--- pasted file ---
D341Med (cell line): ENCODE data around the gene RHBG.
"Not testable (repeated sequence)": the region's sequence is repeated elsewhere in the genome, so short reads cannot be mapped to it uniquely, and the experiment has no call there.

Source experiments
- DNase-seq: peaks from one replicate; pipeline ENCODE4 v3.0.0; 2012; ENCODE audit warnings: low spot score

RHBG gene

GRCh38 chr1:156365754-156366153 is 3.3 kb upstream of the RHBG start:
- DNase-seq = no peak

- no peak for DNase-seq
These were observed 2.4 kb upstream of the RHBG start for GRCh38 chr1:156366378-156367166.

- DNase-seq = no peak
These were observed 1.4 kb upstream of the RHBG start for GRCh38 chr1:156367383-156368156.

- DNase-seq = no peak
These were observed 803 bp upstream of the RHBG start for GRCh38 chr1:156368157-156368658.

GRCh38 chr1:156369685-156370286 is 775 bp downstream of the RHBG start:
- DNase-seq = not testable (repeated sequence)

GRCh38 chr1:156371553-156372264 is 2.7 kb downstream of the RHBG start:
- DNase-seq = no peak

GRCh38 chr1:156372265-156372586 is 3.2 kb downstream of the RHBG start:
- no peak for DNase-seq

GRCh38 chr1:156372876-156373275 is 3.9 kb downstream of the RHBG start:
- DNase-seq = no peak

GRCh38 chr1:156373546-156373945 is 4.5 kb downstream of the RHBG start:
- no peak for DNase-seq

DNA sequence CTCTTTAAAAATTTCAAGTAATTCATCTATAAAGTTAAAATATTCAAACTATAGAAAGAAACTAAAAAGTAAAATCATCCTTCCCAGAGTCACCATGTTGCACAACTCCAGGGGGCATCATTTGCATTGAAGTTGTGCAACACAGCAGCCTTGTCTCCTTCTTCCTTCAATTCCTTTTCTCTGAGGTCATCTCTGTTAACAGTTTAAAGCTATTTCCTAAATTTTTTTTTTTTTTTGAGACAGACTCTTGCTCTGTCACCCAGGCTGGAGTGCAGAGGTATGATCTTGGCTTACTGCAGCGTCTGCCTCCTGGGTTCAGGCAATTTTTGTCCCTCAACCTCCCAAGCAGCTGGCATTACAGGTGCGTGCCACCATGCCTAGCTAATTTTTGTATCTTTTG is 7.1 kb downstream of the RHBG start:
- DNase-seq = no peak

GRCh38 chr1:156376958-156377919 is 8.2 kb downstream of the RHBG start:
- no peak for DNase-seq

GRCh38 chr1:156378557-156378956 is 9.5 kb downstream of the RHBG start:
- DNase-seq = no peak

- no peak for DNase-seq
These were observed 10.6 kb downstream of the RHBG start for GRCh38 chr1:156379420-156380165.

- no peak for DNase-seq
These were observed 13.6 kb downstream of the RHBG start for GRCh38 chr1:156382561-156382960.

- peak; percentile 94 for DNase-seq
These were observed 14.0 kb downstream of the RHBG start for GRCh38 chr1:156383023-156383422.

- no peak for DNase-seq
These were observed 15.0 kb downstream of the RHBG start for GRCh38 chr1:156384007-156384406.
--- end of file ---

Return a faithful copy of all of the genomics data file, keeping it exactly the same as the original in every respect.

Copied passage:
D341Med (cell line): ENCODE data around the gene RHBG.
"Not testable (repeated sequence)": the region's sequence is repeated elsewhere in the genome, so short reads cannot be mapped to it uniquely, and the experiment has no call there.

Source experiments
- DNase-seq: peaks from one replicate; pipeline ENCODE4 v3.0.0; 2012; ENCODE audit warnings: low spot score

RHBG gene

GRCh38 chr1:156365754-156366153 is 3.3 kb upstream of the RHBG start:
- DNase-seq = no peak

- no peak for DNase-seq
These were observed 2.4 kb upstream of the RHBG start for GRCh38 chr1:156366378-156367166.

- DNase-seq = no peak
These were observed 1.4 kb upstream of the RHBG start for GRCh38 chr1:156367383-156368156.

- DNase-seq = no peak
These were observed 803 bp upstream of the RHBG start for GRCh38 chr1:156368157-156368658.

GRCh38 chr1:156369685-156370286 is 775 bp downstream of the RHBG start:
- DNase-seq = not testable (repeated sequence)

GRCh38 chr1:156371553-156372264 is 2.7 kb downstream of the RHBG start:
- DNase-seq = no peak

GRCh38 chr1:156372265-156372586 is 3.2 kb downstream of the RHBG start:
- no peak for DNase-seq

GRCh38 chr1:156372876-156373275 is 3.9 kb downstream of the RHBG start:
- DNase-seq = no peak

GRCh38 chr1:156373546-156373945 is 4.5 kb downstream of the RHBG start:
- no peak for DNase-seq

DNA sequence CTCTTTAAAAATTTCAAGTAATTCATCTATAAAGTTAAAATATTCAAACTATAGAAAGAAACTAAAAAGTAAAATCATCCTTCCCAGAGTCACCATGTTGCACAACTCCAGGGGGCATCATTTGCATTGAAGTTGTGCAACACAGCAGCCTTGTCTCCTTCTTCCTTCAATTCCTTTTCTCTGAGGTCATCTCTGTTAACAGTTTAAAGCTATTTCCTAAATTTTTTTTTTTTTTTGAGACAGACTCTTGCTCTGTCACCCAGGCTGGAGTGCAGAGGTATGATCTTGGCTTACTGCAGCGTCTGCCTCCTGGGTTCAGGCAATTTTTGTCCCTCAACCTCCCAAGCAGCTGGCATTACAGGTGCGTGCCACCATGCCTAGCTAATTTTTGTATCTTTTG is 7.1 kb downstream of the RHBG start:
- DNase-seq = no peak

GRCh38 chr1:156376958-156377919 is 8.2 kb downstream of the RHBG start:
- no peak for DNase-seq

GRCh38 chr1:156378557-156378956 is 9.5 kb downstream of the RHBG start:
- DNase-seq = no peak

- no peak for DNase-seq
These were observed 10.6 kb downstream of the RHBG start for GRCh38 chr1:156379420-156380165.

- no peak for DNase-seq
These were observed 13.6 kb downstream of the RHBG start for GRCh38 chr1:156382561-156382960.

- peak; percentile 94 for DNase-seq
These were observed 14.0 kb downstream of the RHBG start for GRCh38 chr1:156383023-156383422.

- no peak for DNase-seq
These were observed 15.0 kb downstream of the RHBG start for GRCh38 chr1:156384007-156384406.